I began to see the relevance and importance of having proper alignment and mechanics throughout all movements and ranges of motion. I started studying stress and the effects it had on the body and brain, and It quickly became very evident to me why so many people end up with joint pain, injuries and disease at one point in their life or another. My whole family and most of my friends have suffered from some type of physical pain. They get lower back, shoulder, neck, ankle and knee issues all the time. After dealing with some of this myself, I knew how terrible the pain was and felt obligated to start solving these problems and help alleviate these physical dysfunctions for good. I started experimenting with various structural realignment therapies and techniques and soon after implementing these strategies I noticed results nowhere to be found elsewhere in the fitness industry. This is when it became evident to me that I wanted to pursue a career in personal training. I found pleasure in training close friends of mine and teaching them more about the vessel in which they’re contained. I wanted to dedicate myself to helping others achieve homeostasis and bring their bodies back to balance permanently. Once I started to feel the intrinsic systems used to stabilize the body activate within myself an emergence of power arose from within me I had never felt before. I started to crave these activations from my thoracic spine, transverse abdominis and gluteus maximus musculature, so I tirelessly ingrained the basics time and time again and slowly started to see all the crooked joints and bad posture I had wired into myself disappear. I fixed the ‘foot deformity’ that the physical therapy clinic told me was permanent, and completely rid myself of all the imbalances in my lower body they had diagnosed me with and most importantly all of the pain. Now the skyscraper I was trying to build all along finally had a proper foundation to stem from. The point of exercise is to condition a human to be more adaptable to different stimuli/environments. When you practice music scales you can play anything, same as if you institute exercise correctly and start with a proper foundation. I then began executing multi-plane ballistic movements without having to focus so much on my form, everything just started falling together efficiently after ingraining the basics. This gave rise to a whole new beast within me, and I no longer was hindered by my knees and ankles which was the biggest relief I had ever felt and the road block I had needed to get by in order to reach my full athletic potential.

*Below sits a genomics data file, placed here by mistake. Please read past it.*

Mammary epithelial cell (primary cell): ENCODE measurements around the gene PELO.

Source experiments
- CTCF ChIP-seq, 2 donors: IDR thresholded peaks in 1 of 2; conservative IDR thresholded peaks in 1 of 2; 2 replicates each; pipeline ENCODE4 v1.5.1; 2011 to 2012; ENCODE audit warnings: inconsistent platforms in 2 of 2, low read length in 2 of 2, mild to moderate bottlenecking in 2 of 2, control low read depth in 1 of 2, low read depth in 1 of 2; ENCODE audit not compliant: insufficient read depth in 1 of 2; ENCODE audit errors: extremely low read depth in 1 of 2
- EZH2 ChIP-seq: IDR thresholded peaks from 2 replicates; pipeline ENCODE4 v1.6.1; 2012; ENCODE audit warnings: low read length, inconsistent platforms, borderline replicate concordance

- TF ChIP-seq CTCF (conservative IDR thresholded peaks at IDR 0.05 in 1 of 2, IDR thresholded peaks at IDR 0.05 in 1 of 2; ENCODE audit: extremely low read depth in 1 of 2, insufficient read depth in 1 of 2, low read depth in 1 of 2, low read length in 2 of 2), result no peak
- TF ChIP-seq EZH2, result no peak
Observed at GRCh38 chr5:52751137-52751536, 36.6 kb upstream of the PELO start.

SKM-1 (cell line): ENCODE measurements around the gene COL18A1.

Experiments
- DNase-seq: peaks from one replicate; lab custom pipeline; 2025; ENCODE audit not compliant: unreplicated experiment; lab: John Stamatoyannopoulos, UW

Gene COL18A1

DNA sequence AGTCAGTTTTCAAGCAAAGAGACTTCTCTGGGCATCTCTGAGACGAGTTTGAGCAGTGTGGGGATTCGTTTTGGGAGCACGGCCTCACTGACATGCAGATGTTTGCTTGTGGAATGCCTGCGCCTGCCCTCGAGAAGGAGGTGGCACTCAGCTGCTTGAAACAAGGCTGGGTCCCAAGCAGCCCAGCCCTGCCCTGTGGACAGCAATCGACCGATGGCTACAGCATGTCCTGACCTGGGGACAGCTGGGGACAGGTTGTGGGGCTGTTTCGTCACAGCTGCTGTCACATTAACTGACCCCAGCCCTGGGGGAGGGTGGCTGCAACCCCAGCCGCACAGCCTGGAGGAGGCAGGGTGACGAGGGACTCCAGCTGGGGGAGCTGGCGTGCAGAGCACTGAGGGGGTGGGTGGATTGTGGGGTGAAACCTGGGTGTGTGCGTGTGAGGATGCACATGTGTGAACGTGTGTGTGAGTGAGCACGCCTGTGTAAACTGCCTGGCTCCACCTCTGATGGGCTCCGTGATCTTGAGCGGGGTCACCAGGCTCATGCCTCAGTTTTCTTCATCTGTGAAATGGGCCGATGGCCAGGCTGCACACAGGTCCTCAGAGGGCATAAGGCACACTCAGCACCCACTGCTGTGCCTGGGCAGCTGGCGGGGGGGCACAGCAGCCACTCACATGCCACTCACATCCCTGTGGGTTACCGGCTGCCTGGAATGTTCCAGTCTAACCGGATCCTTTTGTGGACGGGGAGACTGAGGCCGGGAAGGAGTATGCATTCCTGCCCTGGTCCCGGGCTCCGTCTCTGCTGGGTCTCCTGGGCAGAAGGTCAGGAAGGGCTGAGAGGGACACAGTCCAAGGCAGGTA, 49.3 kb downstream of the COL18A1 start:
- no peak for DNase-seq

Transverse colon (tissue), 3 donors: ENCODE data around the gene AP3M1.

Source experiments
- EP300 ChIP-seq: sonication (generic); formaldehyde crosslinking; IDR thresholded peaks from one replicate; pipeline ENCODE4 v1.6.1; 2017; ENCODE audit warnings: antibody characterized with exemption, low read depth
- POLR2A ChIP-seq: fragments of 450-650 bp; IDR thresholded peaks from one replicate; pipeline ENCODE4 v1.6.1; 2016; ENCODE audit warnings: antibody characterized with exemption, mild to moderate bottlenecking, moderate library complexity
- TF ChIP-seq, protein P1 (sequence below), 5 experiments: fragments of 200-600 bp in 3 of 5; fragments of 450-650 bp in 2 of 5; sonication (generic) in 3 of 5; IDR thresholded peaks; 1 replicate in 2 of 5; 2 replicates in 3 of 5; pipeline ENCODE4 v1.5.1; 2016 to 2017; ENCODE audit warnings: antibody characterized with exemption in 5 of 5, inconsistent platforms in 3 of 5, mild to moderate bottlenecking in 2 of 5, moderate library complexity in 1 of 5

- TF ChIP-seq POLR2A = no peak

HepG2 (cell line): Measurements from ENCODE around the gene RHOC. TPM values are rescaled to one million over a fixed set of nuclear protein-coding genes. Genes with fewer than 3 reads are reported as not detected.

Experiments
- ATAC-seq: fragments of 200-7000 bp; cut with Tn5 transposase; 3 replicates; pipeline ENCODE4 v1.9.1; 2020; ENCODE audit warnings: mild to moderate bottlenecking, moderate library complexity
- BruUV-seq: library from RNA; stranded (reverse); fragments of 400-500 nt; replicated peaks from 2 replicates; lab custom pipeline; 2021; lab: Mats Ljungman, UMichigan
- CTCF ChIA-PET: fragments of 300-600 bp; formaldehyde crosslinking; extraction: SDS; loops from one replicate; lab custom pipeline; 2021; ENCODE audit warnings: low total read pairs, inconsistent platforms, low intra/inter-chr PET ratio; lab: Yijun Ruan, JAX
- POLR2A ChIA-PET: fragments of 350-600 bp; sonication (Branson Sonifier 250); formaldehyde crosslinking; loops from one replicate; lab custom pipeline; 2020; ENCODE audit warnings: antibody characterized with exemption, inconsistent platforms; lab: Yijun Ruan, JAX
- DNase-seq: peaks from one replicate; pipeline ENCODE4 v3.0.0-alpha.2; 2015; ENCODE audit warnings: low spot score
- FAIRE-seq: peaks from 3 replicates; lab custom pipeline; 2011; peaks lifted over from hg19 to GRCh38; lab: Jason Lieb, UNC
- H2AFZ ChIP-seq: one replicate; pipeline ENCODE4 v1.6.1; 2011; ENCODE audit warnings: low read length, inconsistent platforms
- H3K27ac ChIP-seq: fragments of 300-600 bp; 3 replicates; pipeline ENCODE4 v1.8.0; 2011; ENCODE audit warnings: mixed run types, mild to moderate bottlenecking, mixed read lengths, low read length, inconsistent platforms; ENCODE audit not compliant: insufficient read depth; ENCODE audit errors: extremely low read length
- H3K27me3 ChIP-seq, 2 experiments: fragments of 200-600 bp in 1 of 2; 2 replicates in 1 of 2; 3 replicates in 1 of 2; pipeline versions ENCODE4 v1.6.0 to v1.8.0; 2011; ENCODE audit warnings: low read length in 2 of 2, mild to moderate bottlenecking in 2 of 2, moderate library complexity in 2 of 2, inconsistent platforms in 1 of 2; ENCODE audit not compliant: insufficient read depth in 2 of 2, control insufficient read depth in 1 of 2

Once I heard about the Functional Patterns Master Practitioner Course I immediately jumped on the opportunity. By this point it was very evident to me that I wanted to pursue personal training as a career and help as many people as I could. I knew that the wisdom I would acquire during the program would be priceless, and would set me apart from the rest of the fitness industry. So I embarked on my first ever trip to California leaving behind all of my old values and beliefs ready to keep my growth as a human being running in full stride. I threw away my ego, something very few of us are willing to do and I was in a state of mind where upholding an objective train of thought was the only option from there on out. I had to rid myself of the idea that I somehow needed external validation from other people to feel good about myself and I finally realized what I was put here on this earth to do. I started studying subjects like endocrinology, sociology, culture, evolution, biology, mathematics, physics, psychology, bio-mechanics, politics and investigating all of the earth”s and body’s natural processes. I had to learn how to think scientifically and more critically and had to be willing to work harder than ever before to better myself and learn as much as I could to help enhance the lives of those around me. I found the purpose in my life I had been searching for all along, and that’s to help as many people as I can who cross my path and to spread as much relevant information to as wide of an audience as I possibly can. Now I’m a NASM Certified Personal Trainer and a Functional Patterns Master Integrated Movement Practitioner who specializes in optimizing body composition, pain management, strength and conditioning, hormone balancing, stress reduction, and building sustainability so you can maintain all of this and remain a healthy human being for a lifetime. If you want to get lean, stay out of pain, have the energy of a teenager, get as strong as an ox, and maintain all of this for the remainder of your time here on earth then Functional Patterns is the methodology for you. I am determined to keep spreading relevant thought and to help as many people as I can change their lives for the better. Life is a continually evolving experience and a never-ending learning process that I feel honored to be a part of. We must keep evolving and adapting to change as a species if we wish to move forward progressively as a whole. I look forward to sharing as much as I can with all of you and to help this life changing concept grow to its full potential. The sky’s the limit here at Functional Patterns. This is Kyle Pruzinsky reminding YOU to live intentionally, and not habitually.